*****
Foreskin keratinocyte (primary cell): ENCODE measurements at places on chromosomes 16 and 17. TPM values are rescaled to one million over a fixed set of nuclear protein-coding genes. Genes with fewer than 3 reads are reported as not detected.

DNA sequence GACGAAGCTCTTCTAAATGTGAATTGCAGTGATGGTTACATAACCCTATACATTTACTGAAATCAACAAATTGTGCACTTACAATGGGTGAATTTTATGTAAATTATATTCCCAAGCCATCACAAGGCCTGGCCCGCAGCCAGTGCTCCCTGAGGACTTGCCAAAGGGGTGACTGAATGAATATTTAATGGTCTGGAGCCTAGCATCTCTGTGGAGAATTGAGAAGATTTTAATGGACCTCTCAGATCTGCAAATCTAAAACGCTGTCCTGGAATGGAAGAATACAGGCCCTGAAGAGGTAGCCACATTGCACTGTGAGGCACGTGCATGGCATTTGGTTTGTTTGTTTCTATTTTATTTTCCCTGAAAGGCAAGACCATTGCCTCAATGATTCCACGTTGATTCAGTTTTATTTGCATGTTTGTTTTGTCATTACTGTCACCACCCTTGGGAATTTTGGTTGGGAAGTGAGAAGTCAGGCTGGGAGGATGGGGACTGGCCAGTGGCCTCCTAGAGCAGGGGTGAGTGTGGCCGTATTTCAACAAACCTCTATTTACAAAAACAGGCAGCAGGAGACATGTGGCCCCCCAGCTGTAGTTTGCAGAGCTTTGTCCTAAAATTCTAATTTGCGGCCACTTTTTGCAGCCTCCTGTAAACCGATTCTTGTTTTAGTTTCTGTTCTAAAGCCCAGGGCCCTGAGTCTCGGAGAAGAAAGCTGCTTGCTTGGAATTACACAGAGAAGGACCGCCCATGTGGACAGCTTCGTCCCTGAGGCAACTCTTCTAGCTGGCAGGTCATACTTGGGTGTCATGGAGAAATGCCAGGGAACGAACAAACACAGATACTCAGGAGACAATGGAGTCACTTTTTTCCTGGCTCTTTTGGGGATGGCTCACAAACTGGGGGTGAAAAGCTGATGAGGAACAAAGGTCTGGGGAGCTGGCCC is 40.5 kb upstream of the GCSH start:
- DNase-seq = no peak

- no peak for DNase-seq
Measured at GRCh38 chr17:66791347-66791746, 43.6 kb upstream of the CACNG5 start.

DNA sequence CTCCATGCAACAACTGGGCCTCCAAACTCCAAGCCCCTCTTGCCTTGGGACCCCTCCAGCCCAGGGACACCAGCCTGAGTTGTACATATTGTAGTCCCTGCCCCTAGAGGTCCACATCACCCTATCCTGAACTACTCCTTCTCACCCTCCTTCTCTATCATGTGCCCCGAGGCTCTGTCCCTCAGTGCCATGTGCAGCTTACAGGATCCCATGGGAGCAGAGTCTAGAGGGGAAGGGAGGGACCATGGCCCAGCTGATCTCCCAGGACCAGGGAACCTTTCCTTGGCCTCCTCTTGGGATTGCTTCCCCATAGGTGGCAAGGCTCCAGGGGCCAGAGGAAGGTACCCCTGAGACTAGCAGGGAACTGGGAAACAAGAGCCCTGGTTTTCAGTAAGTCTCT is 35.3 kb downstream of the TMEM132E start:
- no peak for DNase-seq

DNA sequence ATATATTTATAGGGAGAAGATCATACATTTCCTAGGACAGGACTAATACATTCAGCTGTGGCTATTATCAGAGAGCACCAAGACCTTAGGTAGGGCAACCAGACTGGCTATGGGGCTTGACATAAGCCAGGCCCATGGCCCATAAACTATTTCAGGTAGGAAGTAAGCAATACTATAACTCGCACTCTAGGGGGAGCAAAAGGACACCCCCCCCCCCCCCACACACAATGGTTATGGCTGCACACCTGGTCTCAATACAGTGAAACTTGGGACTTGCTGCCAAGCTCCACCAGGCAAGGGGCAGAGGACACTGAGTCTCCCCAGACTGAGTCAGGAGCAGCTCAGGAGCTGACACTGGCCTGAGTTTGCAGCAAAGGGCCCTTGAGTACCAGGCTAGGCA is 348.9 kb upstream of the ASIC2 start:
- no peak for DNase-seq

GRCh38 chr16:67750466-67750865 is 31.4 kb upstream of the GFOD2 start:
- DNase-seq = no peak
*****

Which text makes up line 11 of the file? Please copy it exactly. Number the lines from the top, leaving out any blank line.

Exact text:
- DNase-seq = no peak